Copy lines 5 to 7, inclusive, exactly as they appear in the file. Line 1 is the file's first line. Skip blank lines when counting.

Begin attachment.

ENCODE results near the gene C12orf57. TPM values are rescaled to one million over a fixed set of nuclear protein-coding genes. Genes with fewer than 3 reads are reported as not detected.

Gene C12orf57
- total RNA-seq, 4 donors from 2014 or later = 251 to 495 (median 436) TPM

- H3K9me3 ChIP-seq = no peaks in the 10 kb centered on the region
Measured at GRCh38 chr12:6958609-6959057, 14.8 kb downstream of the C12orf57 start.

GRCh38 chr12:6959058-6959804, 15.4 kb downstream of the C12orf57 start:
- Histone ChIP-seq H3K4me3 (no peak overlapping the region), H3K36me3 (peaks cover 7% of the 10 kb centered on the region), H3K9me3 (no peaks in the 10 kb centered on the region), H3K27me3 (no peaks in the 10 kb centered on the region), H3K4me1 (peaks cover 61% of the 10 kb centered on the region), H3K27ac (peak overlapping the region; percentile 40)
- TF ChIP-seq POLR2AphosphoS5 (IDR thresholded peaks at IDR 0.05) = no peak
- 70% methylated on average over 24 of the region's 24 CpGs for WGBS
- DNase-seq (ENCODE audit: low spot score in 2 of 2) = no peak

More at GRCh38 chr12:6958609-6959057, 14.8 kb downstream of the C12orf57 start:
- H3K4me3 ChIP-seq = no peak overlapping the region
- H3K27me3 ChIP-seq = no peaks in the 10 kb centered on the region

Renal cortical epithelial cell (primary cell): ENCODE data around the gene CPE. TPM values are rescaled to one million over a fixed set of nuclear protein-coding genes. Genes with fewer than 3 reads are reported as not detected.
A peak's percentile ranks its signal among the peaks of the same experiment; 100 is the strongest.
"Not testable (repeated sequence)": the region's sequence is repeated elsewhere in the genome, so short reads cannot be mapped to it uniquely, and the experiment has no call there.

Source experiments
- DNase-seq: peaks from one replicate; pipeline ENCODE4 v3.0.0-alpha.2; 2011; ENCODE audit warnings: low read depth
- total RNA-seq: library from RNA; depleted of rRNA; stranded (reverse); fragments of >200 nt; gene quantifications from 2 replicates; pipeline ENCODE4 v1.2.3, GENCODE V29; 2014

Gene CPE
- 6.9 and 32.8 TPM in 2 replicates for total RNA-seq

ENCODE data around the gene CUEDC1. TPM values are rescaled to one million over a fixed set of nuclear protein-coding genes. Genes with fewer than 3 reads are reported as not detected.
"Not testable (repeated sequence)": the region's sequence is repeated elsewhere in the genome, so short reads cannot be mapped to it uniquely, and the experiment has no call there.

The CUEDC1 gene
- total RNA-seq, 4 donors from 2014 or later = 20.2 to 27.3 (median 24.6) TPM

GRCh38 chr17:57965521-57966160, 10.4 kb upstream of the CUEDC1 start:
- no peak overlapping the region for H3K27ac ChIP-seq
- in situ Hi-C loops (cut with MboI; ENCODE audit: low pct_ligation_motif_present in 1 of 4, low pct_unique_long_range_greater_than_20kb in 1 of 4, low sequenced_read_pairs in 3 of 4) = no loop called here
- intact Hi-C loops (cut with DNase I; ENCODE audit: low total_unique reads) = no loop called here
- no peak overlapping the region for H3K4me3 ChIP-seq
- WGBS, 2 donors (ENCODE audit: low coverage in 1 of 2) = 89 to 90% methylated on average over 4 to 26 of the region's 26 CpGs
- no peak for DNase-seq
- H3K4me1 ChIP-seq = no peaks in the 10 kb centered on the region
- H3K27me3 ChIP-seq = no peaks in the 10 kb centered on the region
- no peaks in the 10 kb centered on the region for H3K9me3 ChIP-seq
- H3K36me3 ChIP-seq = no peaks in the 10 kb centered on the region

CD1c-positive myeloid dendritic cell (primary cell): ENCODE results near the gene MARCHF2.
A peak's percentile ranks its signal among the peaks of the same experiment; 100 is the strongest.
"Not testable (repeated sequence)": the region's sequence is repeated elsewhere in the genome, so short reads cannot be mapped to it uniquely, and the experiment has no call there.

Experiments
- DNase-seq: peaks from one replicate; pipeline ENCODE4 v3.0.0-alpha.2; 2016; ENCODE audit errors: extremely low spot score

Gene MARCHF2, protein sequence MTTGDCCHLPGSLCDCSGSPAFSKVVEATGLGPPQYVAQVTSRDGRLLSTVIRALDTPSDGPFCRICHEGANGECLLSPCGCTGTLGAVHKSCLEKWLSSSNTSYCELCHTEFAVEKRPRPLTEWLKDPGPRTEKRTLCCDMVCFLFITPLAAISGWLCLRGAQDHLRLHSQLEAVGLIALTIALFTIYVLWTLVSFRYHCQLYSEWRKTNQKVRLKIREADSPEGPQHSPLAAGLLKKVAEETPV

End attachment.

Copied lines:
Measured at GRCh38 chr12:6958609-6959057, 14.8 kb downstream of the C12orf57 start.

GRCh38 chr12:6959058-6959804, 15.4 kb downstream of the C12orf57 start:
- Histone ChIP-seq H3K4me3 (no peak overlapping the region), H3K36me3 (peaks cover 7% of the 10 kb centered on the region), H3K9me3 (no peaks in the 10 kb centered on the region), H3K27me3 (no peaks in the 10 kb centered on the region), H3K4me1 (peaks cover 61% of the 10 kb centered on the region), H3K27ac (peak overlapping the region; percentile 40)